Dani Guiza's decision to join Fenerbahce certainly raised a few eyebrows across the Old Continent. Top scorer in La Liga and a UEFA EURO 2008 winner with Spain, the former Real Mallorca forward has been courted by Europe's leading clubs.

Nevertheless, was it really a surprise to see this accomplished goal poacher moving to Istanbul? Not only has the top flight of Turkish football now established itself as one of Europe's elite leagues, but Fener is one of the country's most popular clubs and has a reputation for attracting big-name strikers. Whether seeking a springboard to further their career or seduced by the football fanaticism that abounds on the Anatolian side of Istanbul, numerous foreign sharpshooters have joined the club's unceasing quest for silverware.

Brazilian forward Eder paved the way in the eighties. With 52 caps for the Seleção, the temperamental striker turned out for 15 clubs in his career, all but two of them in his homeland. He joined Fenerbahce for a brief spell in 1989, but was unable to rediscover the form which had earned him a place in one of the most talented Brazil squads in history, during the 1982 FIFA World Cup Spain™.

Fans had to wait for the 1995-96 season for the Sari Kanaryalar (Yellow Canaries) to pin their offensive hopes on another internationally renowned striker, this time in the form of strong-running Englishman Dalian Atkinson. Although the former Aston Villa forward's route to the national team had always been blocked by the likes of Gary Lineker, Alan Shearer and Peter Beardsley, a knack for spectacular solo efforts saw his fame extend beyond English shores. During his one season in Turkey, the livewire centre-forward scored 10 goals in 21 matches for the Canaries.

Under Okocha's spell
Since then, a succession of goal-scoring superstars have been lured to the eastern side of the Bosporus. Bulgarian Emil Kostadinov arrived in 1996, having just clinched the UEFA Cup with Bayern Munich, and was soon joined by Nigeria's attacking midfielder Augustine Okocha. In two seasons, 'Jay Jay' clocked up 30 goals and became the darling of the supporters with his thunderous strikes and mazy dribbles. Surprisingly, although Okocha believes he played the best football of his career in Turkey, the midfield maestro left the Super Lig without having won a single title.

While fond memories of the gifted Nigerian would linger long in the hearts of the fans, his strike record was soon eclipsed by his successors. In the summer of 1998, Romania's Viorel Moldovan took over the reins in attack, partnered by South Africa's John Moshoeu, who had arrived six months earlier. Even though the former scored 33 times in 53 matches, and the latter 15 times in 75 outings, their firepower failed to earn the club any more trophies.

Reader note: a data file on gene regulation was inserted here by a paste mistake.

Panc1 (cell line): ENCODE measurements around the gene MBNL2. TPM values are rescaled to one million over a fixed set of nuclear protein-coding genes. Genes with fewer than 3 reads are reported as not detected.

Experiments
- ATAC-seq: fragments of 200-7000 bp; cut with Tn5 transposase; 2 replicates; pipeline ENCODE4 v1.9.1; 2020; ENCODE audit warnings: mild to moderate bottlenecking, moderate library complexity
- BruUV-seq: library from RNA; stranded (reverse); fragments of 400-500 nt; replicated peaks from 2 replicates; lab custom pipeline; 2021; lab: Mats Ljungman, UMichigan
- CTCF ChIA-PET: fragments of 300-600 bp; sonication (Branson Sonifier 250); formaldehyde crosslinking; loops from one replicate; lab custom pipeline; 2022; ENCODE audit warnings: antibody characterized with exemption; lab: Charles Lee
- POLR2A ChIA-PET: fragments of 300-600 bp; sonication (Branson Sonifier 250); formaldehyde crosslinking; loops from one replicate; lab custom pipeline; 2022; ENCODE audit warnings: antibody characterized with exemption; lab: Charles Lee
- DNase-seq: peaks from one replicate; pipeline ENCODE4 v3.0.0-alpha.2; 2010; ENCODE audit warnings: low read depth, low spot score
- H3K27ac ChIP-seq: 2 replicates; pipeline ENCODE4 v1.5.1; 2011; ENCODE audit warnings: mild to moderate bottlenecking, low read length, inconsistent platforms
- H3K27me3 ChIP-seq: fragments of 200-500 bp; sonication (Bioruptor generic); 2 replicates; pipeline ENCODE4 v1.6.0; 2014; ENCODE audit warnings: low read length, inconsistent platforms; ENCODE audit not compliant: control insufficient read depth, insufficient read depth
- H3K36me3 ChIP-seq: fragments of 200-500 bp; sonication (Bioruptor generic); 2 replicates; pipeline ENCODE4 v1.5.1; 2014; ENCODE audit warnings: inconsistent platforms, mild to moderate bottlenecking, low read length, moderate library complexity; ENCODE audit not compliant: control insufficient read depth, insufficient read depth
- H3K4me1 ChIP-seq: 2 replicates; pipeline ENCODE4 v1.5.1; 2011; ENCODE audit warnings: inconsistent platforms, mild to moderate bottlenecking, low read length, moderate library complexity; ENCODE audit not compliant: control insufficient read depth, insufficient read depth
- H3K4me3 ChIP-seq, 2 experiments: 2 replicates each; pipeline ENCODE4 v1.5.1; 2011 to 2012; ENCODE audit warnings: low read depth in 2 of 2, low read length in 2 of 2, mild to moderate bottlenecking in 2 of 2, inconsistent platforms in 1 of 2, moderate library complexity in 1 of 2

Another talented front pairing left a more lasting impression early in the new millennium. Sweden's Kennet Andersson picked up the gauntlet in the autumn of his career, having enjoyed success in France and Italy and been among the top scorers at USA 1994. The towering targetman was supported by Israeli creator Haim Revivo, famous for his predatory finishing and dead ball mastery. Together, they helped get Fener back to winning ways as Turkish league champions in 2001.

The duo left Fenerbahce in 2002 and were immediately replaced by another showpiece striker with world-class dribbling skills, Argentina's Ariel Ortega. However, disappointment was to follow as El Burrito quit Turkey after only 15 matches without honouring his four-year contract. The mercurial Argentinian's premature exit cost him a one-year suspension from football and made him an object of scorn in Kadikoy, the district of Istanbul where the club is located.

Saint-Pierre makes his mark
Despite this acrimonious episode, the 17-time Turkish champions lost no time in attracting further star forwards to the Sukru Saracoglu stadium. Between 2003 and 2005, Dutch danger man Pierre van Hooijdonk became a big hit with the fans, notching up 32 strikes in 52 matches.

The former Celtic forward ended his prolific two-year tenure having won two national championships and earned himself the moniker Aziz Pierre (Saint-Pierre). As the next foreign import in attack, Nicolas Anelka was less incisive than his team-mate from the Netherlands. Despite being played out of position on the right wing, the Frenchman's flair and unflinching commitment earned him plaudits from supporters.

A similar level of adulation would be appreciated by Guiza, who has been called upon to keep alive Fenerbahce's tradition for exceptional foreign strikers. With Serbia's Mateja Kezman and Brazil's Deivid already in the starting blocks, the race is on to become the club's latest attacking icon.